Mansfield Fire Department study says town could have only two fire stations

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In the above photo, the UConn and Farmington Fire Departments practice rescue drills in the new Innovative Partnership Building. Now, a new study recommends that the town downsizes from three to two fires stations. File Photo/The Daily Campus

Preliminary findings of a study of the Mansfield Fire Department, conducted at the request of the Mansfield town council, has recommended that the town downsize from three to two fire stations. 

In data presented to the town council by Steven Knight of Fitch and Associates, a firm contracted by the town, analysis found that calls within an 8.5-minute travel time were mostly fielded by Station 307, at 1,815 calls responded to. In comparison, Station 107 would field only about 191 of these calls and Station 207 would field only two.  

In a six-minute travel time to respond, Station 207’s response rate is upped to 98, about 4.73% of the calls. 

“The reason I wanted to compare and contrast the six minutes and eight minutes is to understand that as we develop a future-oriented strategy and report…staffing and resource allocation will vary depending on what performance level is ultimately adopted,” Knight said. “If you want six minutes you’re going to have to have three stations. If you’re comfortable with eight minutes, you can go with only two stations. So, you have a lot of flexibility there.”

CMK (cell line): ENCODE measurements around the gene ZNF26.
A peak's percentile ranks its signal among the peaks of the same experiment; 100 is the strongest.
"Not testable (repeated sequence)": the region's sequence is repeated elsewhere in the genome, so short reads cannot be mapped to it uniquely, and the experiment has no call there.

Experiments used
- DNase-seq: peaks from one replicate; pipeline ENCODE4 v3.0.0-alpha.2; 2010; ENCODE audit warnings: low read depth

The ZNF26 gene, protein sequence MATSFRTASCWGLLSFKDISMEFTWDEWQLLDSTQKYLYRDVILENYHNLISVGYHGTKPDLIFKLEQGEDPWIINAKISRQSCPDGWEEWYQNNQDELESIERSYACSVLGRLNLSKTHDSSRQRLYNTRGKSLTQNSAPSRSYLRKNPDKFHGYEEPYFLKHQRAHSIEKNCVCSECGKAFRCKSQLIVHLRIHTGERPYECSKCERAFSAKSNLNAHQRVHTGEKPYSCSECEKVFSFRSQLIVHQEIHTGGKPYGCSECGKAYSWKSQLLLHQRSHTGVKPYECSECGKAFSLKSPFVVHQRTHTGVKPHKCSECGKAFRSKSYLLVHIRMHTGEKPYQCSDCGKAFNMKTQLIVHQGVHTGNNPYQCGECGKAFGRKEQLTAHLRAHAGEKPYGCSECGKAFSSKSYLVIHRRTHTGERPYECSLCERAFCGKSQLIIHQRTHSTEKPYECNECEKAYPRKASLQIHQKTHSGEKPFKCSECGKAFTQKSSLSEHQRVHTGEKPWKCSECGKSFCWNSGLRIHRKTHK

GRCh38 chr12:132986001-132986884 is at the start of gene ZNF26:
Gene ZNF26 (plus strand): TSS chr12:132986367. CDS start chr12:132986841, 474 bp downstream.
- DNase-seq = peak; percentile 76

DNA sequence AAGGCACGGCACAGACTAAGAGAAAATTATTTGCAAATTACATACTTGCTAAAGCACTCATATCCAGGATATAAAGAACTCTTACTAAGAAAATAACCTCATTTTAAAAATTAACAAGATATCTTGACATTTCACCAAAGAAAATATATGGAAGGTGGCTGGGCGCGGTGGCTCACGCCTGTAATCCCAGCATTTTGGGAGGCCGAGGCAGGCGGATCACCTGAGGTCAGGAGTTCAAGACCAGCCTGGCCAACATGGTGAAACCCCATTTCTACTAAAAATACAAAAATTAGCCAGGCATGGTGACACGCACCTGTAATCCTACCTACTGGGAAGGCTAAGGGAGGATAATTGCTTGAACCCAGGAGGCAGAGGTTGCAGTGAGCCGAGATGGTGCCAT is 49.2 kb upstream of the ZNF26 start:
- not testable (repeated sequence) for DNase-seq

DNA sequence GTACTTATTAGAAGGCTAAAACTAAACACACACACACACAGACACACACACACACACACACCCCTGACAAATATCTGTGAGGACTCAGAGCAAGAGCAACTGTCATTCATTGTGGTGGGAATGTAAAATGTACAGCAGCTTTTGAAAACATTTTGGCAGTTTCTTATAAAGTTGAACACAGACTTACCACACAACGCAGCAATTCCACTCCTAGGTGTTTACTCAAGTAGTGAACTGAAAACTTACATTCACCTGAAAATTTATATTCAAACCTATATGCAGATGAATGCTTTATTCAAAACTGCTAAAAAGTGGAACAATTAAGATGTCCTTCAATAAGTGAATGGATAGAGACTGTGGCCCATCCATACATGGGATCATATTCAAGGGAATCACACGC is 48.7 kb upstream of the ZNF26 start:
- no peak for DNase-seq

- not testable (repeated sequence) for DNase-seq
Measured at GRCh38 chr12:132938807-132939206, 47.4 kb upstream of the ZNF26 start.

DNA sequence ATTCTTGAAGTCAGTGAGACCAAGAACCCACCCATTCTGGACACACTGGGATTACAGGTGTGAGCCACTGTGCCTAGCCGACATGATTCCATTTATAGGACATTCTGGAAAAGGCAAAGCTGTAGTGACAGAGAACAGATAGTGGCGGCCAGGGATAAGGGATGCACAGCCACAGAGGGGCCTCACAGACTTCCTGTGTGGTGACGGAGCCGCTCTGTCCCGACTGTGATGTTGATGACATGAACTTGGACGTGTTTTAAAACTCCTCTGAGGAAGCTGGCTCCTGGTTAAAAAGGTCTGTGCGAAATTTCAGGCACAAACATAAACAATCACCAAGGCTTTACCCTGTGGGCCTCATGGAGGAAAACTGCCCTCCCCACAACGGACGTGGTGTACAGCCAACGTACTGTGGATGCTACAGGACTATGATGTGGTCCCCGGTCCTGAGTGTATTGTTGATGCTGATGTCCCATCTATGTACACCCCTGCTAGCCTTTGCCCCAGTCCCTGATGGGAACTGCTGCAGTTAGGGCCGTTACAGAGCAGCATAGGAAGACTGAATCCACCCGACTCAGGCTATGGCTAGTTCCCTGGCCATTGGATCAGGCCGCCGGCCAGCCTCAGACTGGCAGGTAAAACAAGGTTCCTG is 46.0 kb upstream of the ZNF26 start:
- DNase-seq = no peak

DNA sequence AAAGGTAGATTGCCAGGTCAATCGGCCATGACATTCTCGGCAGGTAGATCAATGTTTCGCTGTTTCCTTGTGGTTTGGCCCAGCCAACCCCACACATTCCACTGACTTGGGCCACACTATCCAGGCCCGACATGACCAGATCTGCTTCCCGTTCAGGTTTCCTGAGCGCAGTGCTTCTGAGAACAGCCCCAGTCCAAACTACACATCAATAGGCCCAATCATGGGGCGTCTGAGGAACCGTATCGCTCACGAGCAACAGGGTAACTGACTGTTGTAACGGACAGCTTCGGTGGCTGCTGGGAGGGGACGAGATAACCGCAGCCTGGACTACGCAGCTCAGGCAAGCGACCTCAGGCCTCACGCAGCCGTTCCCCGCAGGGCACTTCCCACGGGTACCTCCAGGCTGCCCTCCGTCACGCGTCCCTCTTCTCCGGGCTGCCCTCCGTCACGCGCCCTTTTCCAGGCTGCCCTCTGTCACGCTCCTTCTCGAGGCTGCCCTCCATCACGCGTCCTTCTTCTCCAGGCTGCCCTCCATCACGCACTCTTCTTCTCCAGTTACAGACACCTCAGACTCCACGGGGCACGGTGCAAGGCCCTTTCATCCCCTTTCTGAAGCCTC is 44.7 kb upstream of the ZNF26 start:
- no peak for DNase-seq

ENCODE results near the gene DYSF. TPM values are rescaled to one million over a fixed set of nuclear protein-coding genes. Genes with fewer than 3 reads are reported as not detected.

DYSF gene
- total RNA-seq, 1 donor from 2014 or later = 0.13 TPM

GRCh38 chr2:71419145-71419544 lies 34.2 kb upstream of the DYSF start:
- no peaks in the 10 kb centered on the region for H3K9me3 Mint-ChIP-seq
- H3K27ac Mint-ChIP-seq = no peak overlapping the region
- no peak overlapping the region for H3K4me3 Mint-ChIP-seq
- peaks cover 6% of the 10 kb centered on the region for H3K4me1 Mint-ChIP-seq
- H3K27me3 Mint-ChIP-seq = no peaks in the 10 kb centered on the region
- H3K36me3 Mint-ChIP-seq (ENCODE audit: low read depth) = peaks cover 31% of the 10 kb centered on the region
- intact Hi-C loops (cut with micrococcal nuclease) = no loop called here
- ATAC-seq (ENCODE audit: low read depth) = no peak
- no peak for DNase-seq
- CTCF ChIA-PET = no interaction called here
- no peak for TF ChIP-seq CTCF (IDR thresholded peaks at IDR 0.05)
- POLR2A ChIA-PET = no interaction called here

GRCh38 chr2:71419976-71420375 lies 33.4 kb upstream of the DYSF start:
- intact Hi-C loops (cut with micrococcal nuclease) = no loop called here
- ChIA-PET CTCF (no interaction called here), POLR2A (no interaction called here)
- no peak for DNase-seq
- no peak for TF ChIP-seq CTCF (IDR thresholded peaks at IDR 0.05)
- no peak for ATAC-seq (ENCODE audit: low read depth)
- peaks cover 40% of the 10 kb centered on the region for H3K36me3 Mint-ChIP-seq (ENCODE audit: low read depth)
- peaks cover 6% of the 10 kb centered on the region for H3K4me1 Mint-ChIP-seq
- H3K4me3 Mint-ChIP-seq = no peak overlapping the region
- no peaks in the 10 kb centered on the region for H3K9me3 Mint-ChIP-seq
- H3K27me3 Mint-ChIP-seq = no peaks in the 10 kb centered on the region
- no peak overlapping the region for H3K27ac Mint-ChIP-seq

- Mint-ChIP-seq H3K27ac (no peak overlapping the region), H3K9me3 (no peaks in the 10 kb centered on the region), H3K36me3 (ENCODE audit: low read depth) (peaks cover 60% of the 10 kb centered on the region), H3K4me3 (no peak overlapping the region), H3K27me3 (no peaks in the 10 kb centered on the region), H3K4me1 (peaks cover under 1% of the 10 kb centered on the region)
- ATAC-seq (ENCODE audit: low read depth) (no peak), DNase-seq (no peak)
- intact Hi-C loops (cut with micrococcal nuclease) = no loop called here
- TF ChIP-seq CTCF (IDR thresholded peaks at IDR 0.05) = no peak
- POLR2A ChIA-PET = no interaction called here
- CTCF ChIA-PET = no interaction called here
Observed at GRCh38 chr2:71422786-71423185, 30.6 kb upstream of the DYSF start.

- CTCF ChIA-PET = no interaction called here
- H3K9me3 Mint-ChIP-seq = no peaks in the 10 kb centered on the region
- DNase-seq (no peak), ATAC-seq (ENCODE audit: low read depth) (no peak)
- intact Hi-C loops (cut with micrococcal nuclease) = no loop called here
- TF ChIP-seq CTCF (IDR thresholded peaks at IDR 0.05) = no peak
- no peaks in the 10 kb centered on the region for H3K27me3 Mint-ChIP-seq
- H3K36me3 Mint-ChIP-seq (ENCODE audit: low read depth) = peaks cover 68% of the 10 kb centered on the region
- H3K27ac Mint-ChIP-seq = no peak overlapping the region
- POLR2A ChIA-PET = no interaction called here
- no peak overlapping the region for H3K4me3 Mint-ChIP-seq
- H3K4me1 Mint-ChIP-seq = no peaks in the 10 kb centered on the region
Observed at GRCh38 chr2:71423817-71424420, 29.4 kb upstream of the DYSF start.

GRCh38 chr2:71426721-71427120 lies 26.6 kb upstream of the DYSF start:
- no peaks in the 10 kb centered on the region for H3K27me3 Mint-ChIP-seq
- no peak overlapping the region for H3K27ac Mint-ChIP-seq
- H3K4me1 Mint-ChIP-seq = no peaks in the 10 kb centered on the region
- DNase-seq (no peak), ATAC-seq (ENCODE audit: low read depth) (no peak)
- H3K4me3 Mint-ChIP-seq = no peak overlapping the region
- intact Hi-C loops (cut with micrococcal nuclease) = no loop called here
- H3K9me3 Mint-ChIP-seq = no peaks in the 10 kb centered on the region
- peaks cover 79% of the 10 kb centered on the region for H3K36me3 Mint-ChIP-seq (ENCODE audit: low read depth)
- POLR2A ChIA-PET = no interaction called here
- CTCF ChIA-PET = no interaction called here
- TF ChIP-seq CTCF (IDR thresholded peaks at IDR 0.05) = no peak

The study, which is currently in month eight, was originally planned to last only four months. Fire Chief Fran Raiola blamed COVID-19 as the reason for the extension but said the final report will be presented to Interim Town Manager John Carrington and the town council in the next few weeks. 

In addition to the possible elimination of a station, Knight examined relocating a station to increase response time. 

“We could be more efficient in the response time in a two-station model,” Raiola said. “I say that because [of] the cost of staffing with a three-station model, obviously.” 

The cost of the study was $34,995. According to Carrington, the town has paid $20,997 as of September 29. 

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